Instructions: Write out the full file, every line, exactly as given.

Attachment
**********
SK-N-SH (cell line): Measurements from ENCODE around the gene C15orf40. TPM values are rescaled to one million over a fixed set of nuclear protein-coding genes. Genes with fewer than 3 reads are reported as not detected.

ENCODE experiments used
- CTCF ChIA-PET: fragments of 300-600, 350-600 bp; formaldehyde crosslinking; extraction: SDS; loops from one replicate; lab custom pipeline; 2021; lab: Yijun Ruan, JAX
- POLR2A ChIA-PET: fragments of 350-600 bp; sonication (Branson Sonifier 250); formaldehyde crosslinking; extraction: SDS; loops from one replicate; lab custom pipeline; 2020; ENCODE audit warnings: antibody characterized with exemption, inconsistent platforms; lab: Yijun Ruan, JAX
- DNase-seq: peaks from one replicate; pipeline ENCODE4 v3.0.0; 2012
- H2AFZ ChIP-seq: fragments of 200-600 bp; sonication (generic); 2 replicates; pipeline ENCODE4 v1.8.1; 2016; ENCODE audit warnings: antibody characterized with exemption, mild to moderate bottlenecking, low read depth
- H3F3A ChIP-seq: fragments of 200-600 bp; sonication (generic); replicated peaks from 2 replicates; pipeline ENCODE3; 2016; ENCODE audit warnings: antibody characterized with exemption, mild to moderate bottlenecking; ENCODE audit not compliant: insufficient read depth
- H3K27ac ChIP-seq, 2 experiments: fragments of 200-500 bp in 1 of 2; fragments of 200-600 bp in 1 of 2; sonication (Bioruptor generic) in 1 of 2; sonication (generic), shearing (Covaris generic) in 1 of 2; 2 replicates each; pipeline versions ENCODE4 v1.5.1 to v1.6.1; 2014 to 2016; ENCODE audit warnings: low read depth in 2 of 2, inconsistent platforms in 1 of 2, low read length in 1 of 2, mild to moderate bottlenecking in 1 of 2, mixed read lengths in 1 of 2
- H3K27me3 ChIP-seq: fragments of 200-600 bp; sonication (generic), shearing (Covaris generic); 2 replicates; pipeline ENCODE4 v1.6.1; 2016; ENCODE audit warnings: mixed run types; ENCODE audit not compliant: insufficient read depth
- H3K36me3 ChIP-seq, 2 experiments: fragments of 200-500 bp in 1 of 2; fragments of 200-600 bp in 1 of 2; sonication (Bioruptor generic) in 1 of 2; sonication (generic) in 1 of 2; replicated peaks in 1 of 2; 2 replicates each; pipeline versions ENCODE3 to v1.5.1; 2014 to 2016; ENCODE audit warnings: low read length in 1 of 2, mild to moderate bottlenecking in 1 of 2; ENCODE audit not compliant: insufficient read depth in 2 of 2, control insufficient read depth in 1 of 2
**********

SK-N-SH (cell line): Measurements from ENCODE around the gene C15orf40. TPM values are rescaled to one million over a fixed set of nuclear protein-coding genes. Genes with fewer than 3 reads are reported as not detected.

ENCODE experiments used
- CTCF ChIA-PET: fragments of 300-600, 350-600 bp; formaldehyde crosslinking; extraction: SDS; loops from one replicate; lab custom pipeline; 2021; lab: Yijun Ruan, JAX
- POLR2A ChIA-PET: fragments of 350-600 bp; sonication (Branson Sonifier 250); formaldehyde crosslinking; extraction: SDS; loops from one replicate; lab custom pipeline; 2020; ENCODE audit warnings: antibody characterized with exemption, inconsistent platforms; lab: Yijun Ruan, JAX
- DNase-seq: peaks from one replicate; pipeline ENCODE4 v3.0.0; 2012
- H2AFZ ChIP-seq: fragments of 200-600 bp; sonication (generic); 2 replicates; pipeline ENCODE4 v1.8.1; 2016; ENCODE audit warnings: antibody characterized with exemption, mild to moderate bottlenecking, low read depth
- H3F3A ChIP-seq: fragments of 200-600 bp; sonication (generic); replicated peaks from 2 replicates; pipeline ENCODE3; 2016; ENCODE audit warnings: antibody characterized with exemption, mild to moderate bottlenecking; ENCODE audit not compliant: insufficient read depth
- H3K27ac ChIP-seq, 2 experiments: fragments of 200-500 bp in 1 of 2; fragments of 200-600 bp in 1 of 2; sonication (Bioruptor generic) in 1 of 2; sonication (generic), shearing (Covaris generic) in 1 of 2; 2 replicates each; pipeline versions ENCODE4 v1.5.1 to v1.6.1; 2014 to 2016; ENCODE audit warnings: low read depth in 2 of 2, inconsistent platforms in 1 of 2, low read length in 1 of 2, mild to moderate bottlenecking in 1 of 2, mixed read lengths in 1 of 2
- H3K27me3 ChIP-seq: fragments of 200-600 bp; sonication (generic), shearing (Covaris generic); 2 replicates; pipeline ENCODE4 v1.6.1; 2016; ENCODE audit warnings: mixed run types; ENCODE audit not compliant: insufficient read depth
- H3K36me3 ChIP-seq, 2 experiments: fragments of 200-500 bp in 1 of 2; fragments of 200-600 bp in 1 of 2; sonication (Bioruptor generic) in 1 of 2; sonication (generic) in 1 of 2; replicated peaks in 1 of 2; 2 replicates each; pipeline versions ENCODE3 to v1.5.1; 2014 to 2016; ENCODE audit warnings: low read length in 1 of 2, mild to moderate bottlenecking in 1 of 2; ENCODE audit not compliant: insufficient read depth in 2 of 2, control insufficient read depth in 1 of 2